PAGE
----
This technique is limited to materials with interconnected pore spaces. Isolated pores are not penetrated by the helium gas, and thus are not measured by this technique.

Alternately, liquid mercury can also be used following a similar process, where the size of infiltrated pores is proportional to the exerted pressure. The measured pore volume has the the same limitations, with the added risk of working with a neurotoxin. In the future, when helium resources have been bled away in party balloons, mercury will be the primary option, and careless graduate students will be the new mad hatters.


Permeability is measured as the hydraulic conductivity (k), which is the the ratio of flow velocity (v) to the hydraulic gradient (i): k = v (3.5) i

Hydraulic conductivity is measured in a laboratory setting by placing a sample under standard temperature conditions, then measuring the rate of discharge of water through a cross-sectional area of the medium. The water must be under laminar flow conditions so that turbulence does not complicate the flow rate. The hydraulic gradient and the cross-sectional area are coordinated to produce unit measurements. A typical example of the laboratory equipment are the Matest Hoek cells to measure the flow of water through a rock specimen of the specified diameter. A similar process can be followed using flowing air instead of water for dissolvable materials

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Porosity and Permeability

Porosity is the number of pores per unit of volume in soil. Porosity may decrease through packing or compaction, increase through dilation during shear, or change when fines are transported from one area to another. Materials with higher porosity have a higher storage capacity to hold fluids within the void space. Porosity, in conjunction with the pore fluid properties, directly impacts resistivity.
Permeability is the capacity of a material to conduct a fluid. High permeability materials are less resistant to fluid flow and require less pressure to force the fluid through than lower permeability materials. Permeability is dependent upon the geometry of fissures, pores, and cracks.

Relationship with Geological Materials

Porosity and permeability are highest in coarse-grained poorly-consolidated sedimentary rocks, with decreasing porosity with finer grained and more compacted materials. Igneous rocks typically have low porosity, excepting extrusive tuffs and pumice. Metamorphic rocks usually have intermediate porosity, where compaction and recrystallization infill pore spaces. Weathering increases porosity and permeability, where increasing cracks, fractures, and void spaces all allow for greater pore fluid mobility.

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Geotechnical Properties

Some physical properties of geologic materials are important in geotechnical engineering, but are not useful for geophysical interpretation. These properties are the dry strength, dilatancy plasticity, and toughness of the material. All four properties may be easily quantitatively categorized in the field by handling the materials.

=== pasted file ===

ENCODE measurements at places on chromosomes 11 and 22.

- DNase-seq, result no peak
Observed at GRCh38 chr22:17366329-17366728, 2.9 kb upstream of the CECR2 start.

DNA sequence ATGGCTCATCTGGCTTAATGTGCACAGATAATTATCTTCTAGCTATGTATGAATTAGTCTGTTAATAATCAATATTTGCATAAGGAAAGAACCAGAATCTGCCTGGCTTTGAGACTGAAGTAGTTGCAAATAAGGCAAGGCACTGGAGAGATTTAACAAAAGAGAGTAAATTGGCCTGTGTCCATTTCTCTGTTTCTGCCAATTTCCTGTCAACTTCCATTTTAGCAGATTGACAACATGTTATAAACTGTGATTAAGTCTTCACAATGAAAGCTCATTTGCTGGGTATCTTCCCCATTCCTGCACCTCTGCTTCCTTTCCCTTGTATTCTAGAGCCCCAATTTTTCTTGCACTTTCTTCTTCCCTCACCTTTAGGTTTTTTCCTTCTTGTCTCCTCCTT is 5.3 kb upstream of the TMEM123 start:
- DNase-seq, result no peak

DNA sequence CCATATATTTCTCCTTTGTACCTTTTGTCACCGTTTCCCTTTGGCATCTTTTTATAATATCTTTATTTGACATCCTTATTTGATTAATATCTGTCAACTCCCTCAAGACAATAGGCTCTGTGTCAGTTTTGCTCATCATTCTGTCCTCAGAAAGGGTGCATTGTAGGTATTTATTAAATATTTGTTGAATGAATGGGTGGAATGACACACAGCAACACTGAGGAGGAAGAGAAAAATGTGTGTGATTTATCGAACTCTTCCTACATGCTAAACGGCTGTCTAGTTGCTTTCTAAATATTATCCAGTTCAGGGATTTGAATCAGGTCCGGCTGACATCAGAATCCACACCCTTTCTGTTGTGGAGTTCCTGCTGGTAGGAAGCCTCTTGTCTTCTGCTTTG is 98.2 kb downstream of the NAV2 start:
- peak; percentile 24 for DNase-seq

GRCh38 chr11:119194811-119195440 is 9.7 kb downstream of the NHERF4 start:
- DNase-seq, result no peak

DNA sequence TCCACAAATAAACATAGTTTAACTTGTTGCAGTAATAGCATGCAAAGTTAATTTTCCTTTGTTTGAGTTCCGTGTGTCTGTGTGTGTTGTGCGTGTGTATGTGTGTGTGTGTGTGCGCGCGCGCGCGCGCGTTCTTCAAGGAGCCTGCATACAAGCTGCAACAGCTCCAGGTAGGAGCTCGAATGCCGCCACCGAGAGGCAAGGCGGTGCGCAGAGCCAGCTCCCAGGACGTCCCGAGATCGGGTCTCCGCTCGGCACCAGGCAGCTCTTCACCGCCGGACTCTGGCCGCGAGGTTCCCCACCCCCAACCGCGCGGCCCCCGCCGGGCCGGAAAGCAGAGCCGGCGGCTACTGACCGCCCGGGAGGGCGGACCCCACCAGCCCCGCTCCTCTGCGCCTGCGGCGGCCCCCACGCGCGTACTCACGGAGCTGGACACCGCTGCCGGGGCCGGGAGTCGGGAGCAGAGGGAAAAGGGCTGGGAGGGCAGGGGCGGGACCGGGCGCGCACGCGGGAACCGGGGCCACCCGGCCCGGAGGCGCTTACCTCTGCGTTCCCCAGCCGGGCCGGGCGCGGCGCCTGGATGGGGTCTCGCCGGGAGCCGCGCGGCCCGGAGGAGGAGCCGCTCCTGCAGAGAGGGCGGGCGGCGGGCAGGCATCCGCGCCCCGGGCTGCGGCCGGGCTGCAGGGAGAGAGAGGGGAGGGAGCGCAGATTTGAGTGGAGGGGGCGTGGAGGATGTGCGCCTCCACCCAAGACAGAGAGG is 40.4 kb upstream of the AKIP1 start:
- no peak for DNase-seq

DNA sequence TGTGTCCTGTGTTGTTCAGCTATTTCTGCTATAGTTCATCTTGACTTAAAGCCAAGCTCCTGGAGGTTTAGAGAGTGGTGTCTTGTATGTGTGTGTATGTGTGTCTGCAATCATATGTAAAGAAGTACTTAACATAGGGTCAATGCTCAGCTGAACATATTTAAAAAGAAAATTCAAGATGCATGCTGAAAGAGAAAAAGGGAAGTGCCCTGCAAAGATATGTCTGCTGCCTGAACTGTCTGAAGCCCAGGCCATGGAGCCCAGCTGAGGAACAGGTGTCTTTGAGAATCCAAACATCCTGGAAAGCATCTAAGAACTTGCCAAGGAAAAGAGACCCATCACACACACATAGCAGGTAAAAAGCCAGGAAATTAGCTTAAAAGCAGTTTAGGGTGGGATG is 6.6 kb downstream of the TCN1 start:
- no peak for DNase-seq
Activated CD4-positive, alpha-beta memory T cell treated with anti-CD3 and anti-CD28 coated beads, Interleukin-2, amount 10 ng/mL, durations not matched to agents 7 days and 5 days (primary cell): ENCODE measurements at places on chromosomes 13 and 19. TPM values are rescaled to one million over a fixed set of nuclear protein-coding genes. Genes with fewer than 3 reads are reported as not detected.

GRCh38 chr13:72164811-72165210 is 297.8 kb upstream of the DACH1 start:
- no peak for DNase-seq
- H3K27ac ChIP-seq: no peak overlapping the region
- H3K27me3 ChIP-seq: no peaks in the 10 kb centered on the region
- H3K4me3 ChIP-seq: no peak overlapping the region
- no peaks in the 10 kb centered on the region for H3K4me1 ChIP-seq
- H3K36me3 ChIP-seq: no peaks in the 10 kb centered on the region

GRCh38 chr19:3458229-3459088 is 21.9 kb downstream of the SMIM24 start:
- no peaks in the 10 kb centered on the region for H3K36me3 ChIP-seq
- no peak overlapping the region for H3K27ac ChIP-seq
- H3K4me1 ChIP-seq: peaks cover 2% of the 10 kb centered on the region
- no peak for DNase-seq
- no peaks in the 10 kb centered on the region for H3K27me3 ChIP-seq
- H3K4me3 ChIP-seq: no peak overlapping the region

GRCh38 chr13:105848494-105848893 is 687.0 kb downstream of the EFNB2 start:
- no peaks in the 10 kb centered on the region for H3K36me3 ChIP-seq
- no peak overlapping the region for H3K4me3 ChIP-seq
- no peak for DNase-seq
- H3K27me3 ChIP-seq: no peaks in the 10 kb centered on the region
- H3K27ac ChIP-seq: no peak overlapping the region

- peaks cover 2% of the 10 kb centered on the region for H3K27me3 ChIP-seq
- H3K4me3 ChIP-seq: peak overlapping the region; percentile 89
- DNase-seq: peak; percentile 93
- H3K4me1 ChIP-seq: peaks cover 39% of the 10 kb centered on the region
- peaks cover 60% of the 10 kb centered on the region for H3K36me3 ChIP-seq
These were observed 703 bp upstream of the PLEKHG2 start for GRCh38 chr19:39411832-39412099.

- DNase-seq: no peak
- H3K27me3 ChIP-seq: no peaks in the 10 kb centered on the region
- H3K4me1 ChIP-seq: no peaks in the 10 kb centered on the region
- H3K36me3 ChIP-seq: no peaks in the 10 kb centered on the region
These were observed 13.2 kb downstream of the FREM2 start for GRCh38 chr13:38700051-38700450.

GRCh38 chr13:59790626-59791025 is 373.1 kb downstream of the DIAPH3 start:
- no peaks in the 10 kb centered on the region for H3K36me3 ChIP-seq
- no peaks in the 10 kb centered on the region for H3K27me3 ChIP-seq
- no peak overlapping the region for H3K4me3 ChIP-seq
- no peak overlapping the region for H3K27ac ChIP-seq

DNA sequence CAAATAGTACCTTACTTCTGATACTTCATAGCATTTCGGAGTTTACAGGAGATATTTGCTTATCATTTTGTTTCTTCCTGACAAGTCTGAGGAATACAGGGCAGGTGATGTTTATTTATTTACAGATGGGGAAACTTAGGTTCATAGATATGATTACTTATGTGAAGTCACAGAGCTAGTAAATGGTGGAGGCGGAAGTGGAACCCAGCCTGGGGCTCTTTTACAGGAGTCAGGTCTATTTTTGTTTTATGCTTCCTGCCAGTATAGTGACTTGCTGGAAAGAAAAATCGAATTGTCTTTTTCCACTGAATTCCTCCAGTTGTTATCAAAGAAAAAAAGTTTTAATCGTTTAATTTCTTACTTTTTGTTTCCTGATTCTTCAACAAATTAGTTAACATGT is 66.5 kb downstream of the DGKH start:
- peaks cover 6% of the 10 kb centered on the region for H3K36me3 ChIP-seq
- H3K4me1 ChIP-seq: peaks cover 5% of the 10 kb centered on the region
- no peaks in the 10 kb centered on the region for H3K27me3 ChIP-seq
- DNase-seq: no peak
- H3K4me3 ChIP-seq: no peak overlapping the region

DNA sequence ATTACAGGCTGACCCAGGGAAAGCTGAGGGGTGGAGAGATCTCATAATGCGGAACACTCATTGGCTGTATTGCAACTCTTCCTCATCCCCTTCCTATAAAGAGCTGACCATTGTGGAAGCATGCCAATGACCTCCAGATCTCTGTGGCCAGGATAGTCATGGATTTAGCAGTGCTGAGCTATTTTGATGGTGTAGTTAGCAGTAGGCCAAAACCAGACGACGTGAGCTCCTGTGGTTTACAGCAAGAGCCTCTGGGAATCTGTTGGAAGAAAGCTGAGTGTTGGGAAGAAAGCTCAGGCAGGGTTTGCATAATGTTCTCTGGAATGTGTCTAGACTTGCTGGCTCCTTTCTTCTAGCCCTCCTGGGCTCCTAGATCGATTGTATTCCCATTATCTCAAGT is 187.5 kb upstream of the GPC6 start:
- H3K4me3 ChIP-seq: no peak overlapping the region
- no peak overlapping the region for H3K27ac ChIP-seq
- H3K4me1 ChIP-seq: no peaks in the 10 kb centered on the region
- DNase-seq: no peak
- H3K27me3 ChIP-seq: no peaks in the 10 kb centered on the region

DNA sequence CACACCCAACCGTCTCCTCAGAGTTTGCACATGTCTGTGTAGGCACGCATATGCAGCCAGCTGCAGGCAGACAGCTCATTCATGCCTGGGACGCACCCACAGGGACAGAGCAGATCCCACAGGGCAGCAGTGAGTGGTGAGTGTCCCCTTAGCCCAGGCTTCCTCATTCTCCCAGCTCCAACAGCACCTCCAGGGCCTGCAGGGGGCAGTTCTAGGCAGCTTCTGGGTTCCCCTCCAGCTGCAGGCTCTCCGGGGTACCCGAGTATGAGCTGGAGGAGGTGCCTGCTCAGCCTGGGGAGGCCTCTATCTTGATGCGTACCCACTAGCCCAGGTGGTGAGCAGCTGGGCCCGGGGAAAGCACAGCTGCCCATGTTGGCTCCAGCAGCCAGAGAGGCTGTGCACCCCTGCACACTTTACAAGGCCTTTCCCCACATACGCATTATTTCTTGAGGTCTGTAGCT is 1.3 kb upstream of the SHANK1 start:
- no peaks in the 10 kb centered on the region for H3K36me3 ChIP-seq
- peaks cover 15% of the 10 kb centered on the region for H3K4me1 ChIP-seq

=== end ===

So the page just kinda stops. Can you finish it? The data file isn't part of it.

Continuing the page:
Dry Strength

Dry strength is how strong the material is when it is dry. The dry strength is categorized in the field by the engineer modelling a small ball, adding water if necessary until the material has the consistency of putty, then applying finger pressure. If the ball crumbles with the pressure of handling, it has no dry strength. Categories progress through low, medium, and high, with very high dry strength indicating a material that cannot be broken with the pressure applied by squeezing the sample between a thumb and a hard surface.


Dilatancy is how the volume of a cohesion less soil will expand under loading or shear deformation. The dilatancy of a sample can be qualitatively categorized in the field using basic tools. The field technician will need to mould the specimen into a small ball, adding water until it is soft, then smoothing the surface with a blade or spatula. Then, he or she will shake the ball horizontally, striking the side of one hand against the other, and observing how quickly water appears on the surface of the ball. Then the engineer squeezes the balled sample by closing his or her hand, or by pinching the material, and observing if and how quickly the water disappears back into the ball. The dilatancy is then categorized as none, slow, or rapid depending on how quickly the water appears and disappears when the ball is manipulated.


Plasticity is how far a material may be deformed under constant stress, without cracking or dilatancy. The plastic limit can be determined by rolling the material into a thread, then folding and re-rolling the material until the thread crumbles. After reaching the plastic limit (when the thread crumbles), the field technician kneads the material into a lump, continuing to knead until the material crumbles. The plasticity is qualitatively categorized by how the material behaves with more or less water than the plastic limit, particularly how long it must be rolled to form a thread, then how a lump of the material behaves as it dries out.


Toughness is the ratio of the plasticity index to the flow index. It is tested concurrently to the plasticity test. Qualitatively, it is categorized into low, medium, and high by how much pressure is required to rolling the material into a thread and kneading it into a lump during the plasticity test, and the stiffness of the thread and lump.